“And by the way, everything in life is writable about if you have the outgoing guts to do it, and the imagination to improvise. The worst enemy to creativity is self-doubt.”
? Sylvia Plath, The Unabridged Journals of Sylvia Plath
Had Sylvia Plath been alive today, she would have definitely felt more at home now than in the 1960s. The world today, belongs to the writers. Everyone writes because everything in life is writable!!! While some achieve the ultimate dream of getting published and accoladed for their work, there are countless others who are also living their dream by writing journals, blogs and soulful posts on various social networking sites. Close to 90,000 books get published every year in India, the United States sees around 300,000 books being churned out yearly. Even though books constitute a sizeable percentage of writing, thanks to technological progression and the increase in virtual platforms, written expression is multiplying at a phenomenal rate. Twitter is flooded with an average of 140 million tweets a day and Facebook as of March 2015, has over 1.44 billion monthly active users. Blogging services like Tumblr, Medium, Blogger, Technorati and WordPress see an increase in number of users everyday.
Colombo hosted a very unique lit fest, “Annasi & Kadalagotu Lit Fest” this April. Annasi is the Sinhala term for pineapple and Kadalagotu is the humble chickpea. The aim of this festival was to reach out and make literature accessible to the common man. One of the sessions I attended was on Blogging. The guest bloggers were passionate bloggers in Sinhala and English and the session was quite electrifying, with discussions on the criticism bloggers face, the lack of recognition, legitimacy of blogs and blog plagiarism. The session was enough to make me wonder on the importance of writing on virtual platforms and whether blogs qualified as ‘LITERATURE’. How gratifying is the virtual world???? The more I googled, the more involved I became.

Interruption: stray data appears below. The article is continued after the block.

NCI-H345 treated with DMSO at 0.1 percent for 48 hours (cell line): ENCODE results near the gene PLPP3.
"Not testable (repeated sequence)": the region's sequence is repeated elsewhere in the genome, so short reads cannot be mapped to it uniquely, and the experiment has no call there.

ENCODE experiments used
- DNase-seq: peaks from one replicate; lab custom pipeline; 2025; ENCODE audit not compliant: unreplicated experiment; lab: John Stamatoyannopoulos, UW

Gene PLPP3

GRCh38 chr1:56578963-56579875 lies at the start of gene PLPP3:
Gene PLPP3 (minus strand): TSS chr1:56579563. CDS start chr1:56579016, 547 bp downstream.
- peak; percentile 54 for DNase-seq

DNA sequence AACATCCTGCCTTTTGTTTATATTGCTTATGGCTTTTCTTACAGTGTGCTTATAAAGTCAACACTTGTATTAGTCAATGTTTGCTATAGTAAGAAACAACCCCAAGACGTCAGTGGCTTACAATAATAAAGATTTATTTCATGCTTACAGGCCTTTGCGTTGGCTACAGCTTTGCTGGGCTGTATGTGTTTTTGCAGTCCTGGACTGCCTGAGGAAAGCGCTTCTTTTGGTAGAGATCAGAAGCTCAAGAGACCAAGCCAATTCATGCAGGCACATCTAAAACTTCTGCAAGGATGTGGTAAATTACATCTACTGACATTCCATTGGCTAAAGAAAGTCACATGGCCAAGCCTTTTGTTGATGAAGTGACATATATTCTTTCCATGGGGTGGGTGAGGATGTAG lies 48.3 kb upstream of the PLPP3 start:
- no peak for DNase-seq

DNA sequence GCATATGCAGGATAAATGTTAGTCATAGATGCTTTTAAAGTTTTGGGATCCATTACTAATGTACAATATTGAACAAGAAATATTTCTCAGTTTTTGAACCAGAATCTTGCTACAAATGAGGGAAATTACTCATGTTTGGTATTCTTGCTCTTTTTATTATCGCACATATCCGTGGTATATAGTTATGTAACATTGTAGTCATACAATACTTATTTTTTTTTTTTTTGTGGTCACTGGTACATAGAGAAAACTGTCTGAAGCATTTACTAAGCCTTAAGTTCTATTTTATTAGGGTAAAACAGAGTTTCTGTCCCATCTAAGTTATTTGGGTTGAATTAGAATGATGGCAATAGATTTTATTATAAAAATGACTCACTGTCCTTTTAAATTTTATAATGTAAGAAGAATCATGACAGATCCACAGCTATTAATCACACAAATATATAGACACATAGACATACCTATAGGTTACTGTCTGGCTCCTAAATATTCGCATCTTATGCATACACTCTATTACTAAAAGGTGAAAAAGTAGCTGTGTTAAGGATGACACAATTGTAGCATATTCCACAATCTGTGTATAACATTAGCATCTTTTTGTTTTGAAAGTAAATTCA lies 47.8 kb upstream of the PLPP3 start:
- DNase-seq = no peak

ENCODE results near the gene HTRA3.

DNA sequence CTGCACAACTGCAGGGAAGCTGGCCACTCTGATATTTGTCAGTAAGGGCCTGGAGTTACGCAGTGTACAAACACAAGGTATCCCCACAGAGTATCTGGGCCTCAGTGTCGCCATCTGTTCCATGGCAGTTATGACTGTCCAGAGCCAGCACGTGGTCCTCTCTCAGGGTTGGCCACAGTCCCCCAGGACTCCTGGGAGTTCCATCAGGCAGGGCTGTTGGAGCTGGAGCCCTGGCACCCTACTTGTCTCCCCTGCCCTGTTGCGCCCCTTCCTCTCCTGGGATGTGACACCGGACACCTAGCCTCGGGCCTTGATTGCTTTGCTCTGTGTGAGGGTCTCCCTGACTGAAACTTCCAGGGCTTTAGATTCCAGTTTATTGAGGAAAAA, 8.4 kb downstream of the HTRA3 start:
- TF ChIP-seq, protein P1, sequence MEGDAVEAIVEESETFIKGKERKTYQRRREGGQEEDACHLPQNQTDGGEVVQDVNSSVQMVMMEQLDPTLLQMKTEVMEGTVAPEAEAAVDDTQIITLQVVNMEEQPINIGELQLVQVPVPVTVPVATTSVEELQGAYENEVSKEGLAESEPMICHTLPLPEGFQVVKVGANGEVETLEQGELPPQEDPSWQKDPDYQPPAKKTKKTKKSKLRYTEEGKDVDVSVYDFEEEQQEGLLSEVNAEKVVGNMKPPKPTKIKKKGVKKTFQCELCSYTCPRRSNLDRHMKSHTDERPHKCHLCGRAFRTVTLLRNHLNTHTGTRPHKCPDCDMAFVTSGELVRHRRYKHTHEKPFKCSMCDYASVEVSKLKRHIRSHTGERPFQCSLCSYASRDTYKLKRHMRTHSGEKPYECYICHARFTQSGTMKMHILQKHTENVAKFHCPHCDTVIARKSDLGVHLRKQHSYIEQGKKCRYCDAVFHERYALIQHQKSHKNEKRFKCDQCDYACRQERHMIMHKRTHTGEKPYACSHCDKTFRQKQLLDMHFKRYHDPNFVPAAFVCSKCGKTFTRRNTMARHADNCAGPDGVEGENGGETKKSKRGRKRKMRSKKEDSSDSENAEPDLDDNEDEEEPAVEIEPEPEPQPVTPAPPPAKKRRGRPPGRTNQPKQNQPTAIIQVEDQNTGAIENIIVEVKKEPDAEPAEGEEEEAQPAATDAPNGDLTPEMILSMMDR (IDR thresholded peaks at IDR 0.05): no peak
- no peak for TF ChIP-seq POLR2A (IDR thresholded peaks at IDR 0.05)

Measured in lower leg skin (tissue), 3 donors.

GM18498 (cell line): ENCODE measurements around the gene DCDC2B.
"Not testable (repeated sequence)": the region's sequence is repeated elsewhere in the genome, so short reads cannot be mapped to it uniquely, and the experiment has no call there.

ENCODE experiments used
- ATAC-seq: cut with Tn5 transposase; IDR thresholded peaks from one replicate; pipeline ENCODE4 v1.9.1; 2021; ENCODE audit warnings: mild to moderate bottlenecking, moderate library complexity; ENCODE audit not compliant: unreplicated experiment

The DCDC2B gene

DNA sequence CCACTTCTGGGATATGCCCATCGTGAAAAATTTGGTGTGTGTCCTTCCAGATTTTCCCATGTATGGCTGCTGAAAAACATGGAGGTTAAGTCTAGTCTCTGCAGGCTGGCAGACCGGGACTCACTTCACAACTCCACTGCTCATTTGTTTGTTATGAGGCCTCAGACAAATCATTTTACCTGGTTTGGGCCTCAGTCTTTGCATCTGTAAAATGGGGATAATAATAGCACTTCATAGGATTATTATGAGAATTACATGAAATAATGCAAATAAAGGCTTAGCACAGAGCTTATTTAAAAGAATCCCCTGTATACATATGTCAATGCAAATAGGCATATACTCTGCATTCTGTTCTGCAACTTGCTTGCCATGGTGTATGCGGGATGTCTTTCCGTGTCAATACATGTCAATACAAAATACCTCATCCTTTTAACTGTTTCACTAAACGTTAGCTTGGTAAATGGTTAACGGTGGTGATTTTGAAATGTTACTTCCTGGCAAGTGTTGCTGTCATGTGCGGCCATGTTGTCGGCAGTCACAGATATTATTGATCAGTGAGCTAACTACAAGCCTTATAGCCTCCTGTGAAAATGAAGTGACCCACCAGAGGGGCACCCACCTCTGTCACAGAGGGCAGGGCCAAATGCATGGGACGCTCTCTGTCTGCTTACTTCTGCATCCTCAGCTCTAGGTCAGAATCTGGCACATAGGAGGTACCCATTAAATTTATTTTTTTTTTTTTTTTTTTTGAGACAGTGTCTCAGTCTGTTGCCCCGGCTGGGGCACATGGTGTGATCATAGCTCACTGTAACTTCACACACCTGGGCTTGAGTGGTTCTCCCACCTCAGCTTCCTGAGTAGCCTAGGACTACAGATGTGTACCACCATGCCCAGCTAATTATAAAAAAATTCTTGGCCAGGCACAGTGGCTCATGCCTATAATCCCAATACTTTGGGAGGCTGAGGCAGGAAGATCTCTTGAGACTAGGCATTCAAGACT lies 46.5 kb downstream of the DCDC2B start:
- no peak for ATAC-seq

Preeti Singh, my partner in The Good Book Corner is an avid blogger and a published author . Her blog ‘preetiwhines’ gives a peek into what’s happening in her life and many can relate to what she writes. Blogging, for Preeti, was a way to develop her voice and refine her writing. As to the future of blogs, Preeti says,“I think with more people wanting to write, blogs can only become bigger. Not in this fashion though. Now newspapers and online portals also assign blogs to people – HuffPost does that – you have the freedom to write your blog, it gets edited and cleaned up and posted on their site. The other place that is becoming popular is Medium – a blog community by the same people who started blogger….in the future such collaborations will become big, and might compete with online news”.
When I asked her whether blogs qualified as literature, she clarified, “technically no…though of course when you hit the button, you are ‘published’! Yet, loads of blogs have been converted into books, or have developed stories that became novels, food and travel memoirs”. Preeti’s book ‘Unravel’ was released in 2014 and when asked as to what was more satisfying……. “Blogging satisfies my need to vent and have something out there….and publishing is a longer deal”.
Arpita Bhawal has also blogged passionately and is the author of ‘Vices of Eden’. She was a guest columnist with an afternoon daily in Hyderabad and started blogging because she wanted her articles to be available online even after the newspaper was trashed. According to Arpita, “I wouldn’t say that blogs qualify as literature, because “literature” in my view is a more structured, lengthy and fictional form of writing, with a story that gives the entire picture. Literature as we have learned is not just a musing or a brief opinion; it is a detailed, conclusive and definitive point of view of the writer on the subject (fiction or otherwise). Blogs qualify not as literature unless they are strung together to give them a theme, name, purpose and story. Literature is storytelling while blogs are incident – instance telling”. As to what is more satisfying- blogging or getting published, Arpita feels, “Blogging is like popping the cherry on the cake in your mouth for a quick taste of what the cake would be like. It is instant gratification. But publishing a book is like creating a child or giving birth to an invention that can impact or even change the world. I find publishing a book is far more satisfying only because the journey of the writer during the creation of that book is as enriching as the experience the reader gets from reading something totally new or relevant or fantastic. Imagination gets its full glory in a book unlike blogging”.